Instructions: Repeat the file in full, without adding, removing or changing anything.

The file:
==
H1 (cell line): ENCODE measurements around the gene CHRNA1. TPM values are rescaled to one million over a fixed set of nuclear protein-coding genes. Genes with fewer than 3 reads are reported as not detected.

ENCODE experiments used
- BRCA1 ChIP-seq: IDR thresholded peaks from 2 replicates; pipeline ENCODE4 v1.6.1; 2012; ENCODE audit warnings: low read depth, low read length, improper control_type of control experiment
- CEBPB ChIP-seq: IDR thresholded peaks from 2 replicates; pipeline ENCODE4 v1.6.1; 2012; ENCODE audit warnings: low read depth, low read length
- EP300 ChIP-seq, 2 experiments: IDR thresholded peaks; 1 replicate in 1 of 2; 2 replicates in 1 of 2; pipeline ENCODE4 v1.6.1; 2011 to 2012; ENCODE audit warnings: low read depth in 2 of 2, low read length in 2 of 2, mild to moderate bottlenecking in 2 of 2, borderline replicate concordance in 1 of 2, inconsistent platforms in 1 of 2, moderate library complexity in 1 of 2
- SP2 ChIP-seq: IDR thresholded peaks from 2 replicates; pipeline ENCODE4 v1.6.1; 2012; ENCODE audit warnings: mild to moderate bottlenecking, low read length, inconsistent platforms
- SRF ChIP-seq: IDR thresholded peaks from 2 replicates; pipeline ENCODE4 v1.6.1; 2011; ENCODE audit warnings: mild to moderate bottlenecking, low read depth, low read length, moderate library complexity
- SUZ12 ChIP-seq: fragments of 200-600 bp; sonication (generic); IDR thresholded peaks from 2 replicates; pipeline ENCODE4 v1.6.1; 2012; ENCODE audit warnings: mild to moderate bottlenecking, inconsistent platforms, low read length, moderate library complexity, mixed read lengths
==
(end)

H1 (cell line): ENCODE measurements around the gene CHRNA1. TPM values are rescaled to one million over a fixed set of nuclear protein-coding genes. Genes with fewer than 3 reads are reported as not detected.

ENCODE experiments used
- BRCA1 ChIP-seq: IDR thresholded peaks from 2 replicates; pipeline ENCODE4 v1.6.1; 2012; ENCODE audit warnings: low read depth, low read length, improper control_type of control experiment
- CEBPB ChIP-seq: IDR thresholded peaks from 2 replicates; pipeline ENCODE4 v1.6.1; 2012; ENCODE audit warnings: low read depth, low read length
- EP300 ChIP-seq, 2 experiments: IDR thresholded peaks; 1 replicate in 1 of 2; 2 replicates in 1 of 2; pipeline ENCODE4 v1.6.1; 2011 to 2012; ENCODE audit warnings: low read depth in 2 of 2, low read length in 2 of 2, mild to moderate bottlenecking in 2 of 2, borderline replicate concordance in 1 of 2, inconsistent platforms in 1 of 2, moderate library complexity in 1 of 2
- SP2 ChIP-seq: IDR thresholded peaks from 2 replicates; pipeline ENCODE4 v1.6.1; 2012; ENCODE audit warnings: mild to moderate bottlenecking, low read length, inconsistent platforms
- SRF ChIP-seq: IDR thresholded peaks from 2 replicates; pipeline ENCODE4 v1.6.1; 2011; ENCODE audit warnings: mild to moderate bottlenecking, low read depth, low read length, moderate library complexity
- SUZ12 ChIP-seq: fragments of 200-600 bp; sonication (generic); IDR thresholded peaks from 2 replicates; pipeline ENCODE4 v1.6.1; 2012; ENCODE audit warnings: mild to moderate bottlenecking, inconsistent platforms, low read length, moderate library complexity, mixed read lengths